- Sierra Leone doctor fighting Ebola catches disease
- Iraq welcomes Russian fighter jets, helicopter gunships into ISIL fight
- John McCain laments: Obama’s ‘self-pity … is really kind of sad’
- GOP offer to fix VA gives $10 billion in emergency funds
- Paul Ryan offers to repair U.S. economic safety net with a single grant stream
- Kim Jong-un builds bond with Putin: $250M Russia-backed addition to key port opens
- Pope Francis meets Meriam Ibrahim, a Sudanese woman sentenced to death
- Detroit porch shooting trial: Suspect says he didn’t know gun was loaded
- U.S. Navy admiral ‘receptive’ to giving Chinese counterpart a tour of carrier
- Islamic State orders female genital mutilation for Mosul girls, U.N. says
Zadzooks: Star Wars Pinball review
Question of the Day
A new way to appreciate the saga of the Skywalker clan arrives via the inspired journeys of a silver orb in Star Wars Pinball (Zen Studios Rated Everyone, reviewed for the Xbox 360, 800 Microsoft points or $9.99).
This dazzling add-on pack to Zen Studios’ Pinball FX2 virtual simulation for home entertainment consoles delivers three new tables, taking players into the rich Star Wars universe.
Developers took great pains to deliver a fantastic pinball experience with real-time physics and multiple table perspectives, giving the player the feeling of hovering over a glass-covered machine at the local arcade.
Colorful illustrations on the table’s surface, an orange-dot matrix screen — featuring film scenes — in the upper-left corner, iconic music, lighting and sound effects, dialogue snippets and solo or multiplayer action (four players local or online) round out the fun.
Each board also goes beyond the traditional with interactive, three-dimensional versions of the characters, animations, timed missions, special effects and mini-games.
Let’s take a look at each of the three tables and their homage to the George Lucas-created mythology:
Star Wars: Episode V, The Empire Strikes Back — My favorite film of the series doubles as my favorite pinball table from Zen Studios. It comes to life with musical themes from John Williams’ Academy Award winning score, Ben Burtt sound effects and a clever use of light sabers.
It begins with Darth Vader hovering above the board — to the booming “Imperial March” no less — and the gamer using a light-saber beam to push the ball into play.
The table features a diverse selection of surprises. Spell out “vader” by hitting the right combination of targets and the Lord of the Sith pops back up in three-dimensional. Dare shoot a ball at him and he responds by crushing each one into pieces.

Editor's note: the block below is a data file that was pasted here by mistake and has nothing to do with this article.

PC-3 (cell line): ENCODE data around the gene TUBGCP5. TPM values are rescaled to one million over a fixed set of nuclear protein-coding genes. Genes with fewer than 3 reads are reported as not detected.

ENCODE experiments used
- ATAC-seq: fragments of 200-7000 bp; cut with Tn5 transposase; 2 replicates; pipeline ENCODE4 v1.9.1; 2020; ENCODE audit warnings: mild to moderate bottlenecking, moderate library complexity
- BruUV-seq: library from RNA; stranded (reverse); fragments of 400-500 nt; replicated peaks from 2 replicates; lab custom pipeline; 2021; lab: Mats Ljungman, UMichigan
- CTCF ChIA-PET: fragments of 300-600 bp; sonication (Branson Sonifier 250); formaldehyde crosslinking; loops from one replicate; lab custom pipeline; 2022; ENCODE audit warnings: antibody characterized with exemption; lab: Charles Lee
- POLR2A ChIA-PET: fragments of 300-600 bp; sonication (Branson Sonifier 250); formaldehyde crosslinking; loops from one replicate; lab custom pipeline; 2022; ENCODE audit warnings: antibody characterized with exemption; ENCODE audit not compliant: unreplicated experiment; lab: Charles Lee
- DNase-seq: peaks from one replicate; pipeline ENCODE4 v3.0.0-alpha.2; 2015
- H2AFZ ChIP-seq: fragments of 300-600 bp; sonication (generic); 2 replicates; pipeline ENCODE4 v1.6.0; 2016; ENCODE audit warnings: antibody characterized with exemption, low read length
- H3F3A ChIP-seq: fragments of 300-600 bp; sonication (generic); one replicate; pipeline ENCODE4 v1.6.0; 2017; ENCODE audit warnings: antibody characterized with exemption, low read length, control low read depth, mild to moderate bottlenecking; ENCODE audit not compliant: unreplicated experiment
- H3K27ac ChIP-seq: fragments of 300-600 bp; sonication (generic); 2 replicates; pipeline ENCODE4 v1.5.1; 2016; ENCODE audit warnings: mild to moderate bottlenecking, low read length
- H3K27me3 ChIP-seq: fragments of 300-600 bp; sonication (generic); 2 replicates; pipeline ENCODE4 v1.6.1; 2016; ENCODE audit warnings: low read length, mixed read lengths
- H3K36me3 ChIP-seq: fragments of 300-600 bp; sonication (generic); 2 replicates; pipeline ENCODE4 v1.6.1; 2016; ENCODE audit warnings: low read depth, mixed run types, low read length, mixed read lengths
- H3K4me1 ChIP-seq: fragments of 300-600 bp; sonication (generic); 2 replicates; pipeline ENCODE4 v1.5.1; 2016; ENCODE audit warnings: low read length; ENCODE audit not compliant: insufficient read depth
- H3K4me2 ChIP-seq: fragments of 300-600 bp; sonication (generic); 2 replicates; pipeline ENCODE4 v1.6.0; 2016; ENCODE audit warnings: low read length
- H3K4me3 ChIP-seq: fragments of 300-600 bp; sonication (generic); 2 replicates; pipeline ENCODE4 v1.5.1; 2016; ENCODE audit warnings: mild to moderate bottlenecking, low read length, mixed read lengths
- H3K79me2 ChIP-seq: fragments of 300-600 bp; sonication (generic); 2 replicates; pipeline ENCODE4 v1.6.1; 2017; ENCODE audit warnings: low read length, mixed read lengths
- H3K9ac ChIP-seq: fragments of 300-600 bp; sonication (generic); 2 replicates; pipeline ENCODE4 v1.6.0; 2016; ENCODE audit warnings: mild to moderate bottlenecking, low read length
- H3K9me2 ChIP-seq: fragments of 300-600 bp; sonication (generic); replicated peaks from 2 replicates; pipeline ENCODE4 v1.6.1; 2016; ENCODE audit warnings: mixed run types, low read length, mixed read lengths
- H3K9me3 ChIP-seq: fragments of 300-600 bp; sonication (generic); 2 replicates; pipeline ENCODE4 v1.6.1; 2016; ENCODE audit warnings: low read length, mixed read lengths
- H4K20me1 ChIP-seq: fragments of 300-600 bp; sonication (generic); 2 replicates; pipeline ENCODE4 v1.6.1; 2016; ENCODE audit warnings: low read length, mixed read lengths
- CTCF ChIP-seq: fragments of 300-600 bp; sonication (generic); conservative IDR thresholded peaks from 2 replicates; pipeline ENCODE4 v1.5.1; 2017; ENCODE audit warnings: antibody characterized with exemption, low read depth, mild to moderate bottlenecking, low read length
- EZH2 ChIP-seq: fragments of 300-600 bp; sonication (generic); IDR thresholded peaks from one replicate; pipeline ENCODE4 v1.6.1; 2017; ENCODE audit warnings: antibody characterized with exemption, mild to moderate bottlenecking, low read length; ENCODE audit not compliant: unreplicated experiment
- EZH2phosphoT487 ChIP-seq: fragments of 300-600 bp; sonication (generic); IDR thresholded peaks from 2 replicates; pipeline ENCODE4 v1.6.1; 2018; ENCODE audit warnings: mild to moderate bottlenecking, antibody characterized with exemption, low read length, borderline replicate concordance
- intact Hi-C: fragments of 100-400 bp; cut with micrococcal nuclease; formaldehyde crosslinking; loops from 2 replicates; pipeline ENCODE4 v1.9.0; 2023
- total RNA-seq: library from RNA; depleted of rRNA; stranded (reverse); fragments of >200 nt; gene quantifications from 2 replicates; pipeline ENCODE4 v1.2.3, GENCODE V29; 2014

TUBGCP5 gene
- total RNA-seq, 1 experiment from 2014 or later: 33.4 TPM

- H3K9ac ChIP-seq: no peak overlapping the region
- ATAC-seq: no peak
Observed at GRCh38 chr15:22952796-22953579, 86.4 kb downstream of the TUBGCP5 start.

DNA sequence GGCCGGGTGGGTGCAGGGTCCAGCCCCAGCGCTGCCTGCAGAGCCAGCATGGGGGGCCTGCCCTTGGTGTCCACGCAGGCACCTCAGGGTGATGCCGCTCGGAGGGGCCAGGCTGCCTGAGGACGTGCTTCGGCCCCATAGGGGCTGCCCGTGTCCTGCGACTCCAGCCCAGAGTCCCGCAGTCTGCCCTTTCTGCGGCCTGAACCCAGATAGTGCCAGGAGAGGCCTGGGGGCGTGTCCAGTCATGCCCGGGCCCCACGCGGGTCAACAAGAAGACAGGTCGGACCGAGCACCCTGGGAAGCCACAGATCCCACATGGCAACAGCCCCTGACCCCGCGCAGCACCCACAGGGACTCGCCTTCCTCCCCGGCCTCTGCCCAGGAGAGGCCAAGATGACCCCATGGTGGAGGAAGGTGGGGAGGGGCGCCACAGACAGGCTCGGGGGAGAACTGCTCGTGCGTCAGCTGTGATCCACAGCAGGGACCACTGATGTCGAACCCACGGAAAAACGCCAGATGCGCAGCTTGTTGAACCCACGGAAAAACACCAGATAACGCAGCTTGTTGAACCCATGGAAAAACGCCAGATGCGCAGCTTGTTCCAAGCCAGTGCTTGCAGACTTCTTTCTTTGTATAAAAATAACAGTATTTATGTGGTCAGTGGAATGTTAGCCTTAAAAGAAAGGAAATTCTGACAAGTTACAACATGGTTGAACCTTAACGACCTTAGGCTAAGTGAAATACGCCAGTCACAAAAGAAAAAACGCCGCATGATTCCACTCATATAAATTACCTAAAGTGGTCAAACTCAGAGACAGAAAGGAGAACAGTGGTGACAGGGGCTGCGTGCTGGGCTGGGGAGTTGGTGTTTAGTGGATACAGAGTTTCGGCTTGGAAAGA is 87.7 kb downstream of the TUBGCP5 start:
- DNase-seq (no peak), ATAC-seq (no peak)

Better yet, unlock one of the six missions (number two for example) and a Stormtrooper pops up (it should be a Hoth Snowtrooper but let’s not quibble here) in the middle of the table.
A player must beat him up with the steel ball using the mini side flippers (that’s a hint). Dispatch the trooper and come face to face with an AT-AT Walker lumbering across the table. Of course, a tiny snowspeeder is flying around its legs.
Or, hit the right combination of bumpers and access a Jedi Training mini game using the flippers’ controls to now position a light-saber blade to deflect laser shots from a floating droid aboard the Millennium Falcon.
The board also features planetary backdrops depending on unlocking the multi-part mission scenes, skill shots involving an Imperial Probe Droid and a generous selection of dialogue from such icons as Han Solo (“you said you wanted to be around when I made a mistake …”), Luke Skywalker (“now all I have to do is find this Yoda”), Vader (what is thy bidding my master?”), C-3PO (“the odds of successfully navigating an asteroid field …”) and Yoda (“you must complete the training.”).
Geek moment: Hit the right spots on the table and the ball returns to play via a light-saber blade swinging around and acting as a glowing guide rail to return the orb, now a smoldering red, into play. Also, prepare yourself for a one-on-one encounter with the legendary Sith Lord in the first-person perspective.
The Clone Wars — Taking its design, narration and character-modeling cue from the current Cartoon Network animated show, this table covers the epic struggle between Separatists and the Republic.
© Copyright 2014 The Washington Times, LLC. Click here for reprint permission.
About the Author
A graduate of Northwestern University with a degree in communications, Joseph Szadkowski has written about popular culture for The Washington Times for the past 17 years. He covers video games, comic books, new media and technology.
- ZADZOOKS: Sniper Elite III review
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- Zadzooks: Transformers: Age of Extinction toys review
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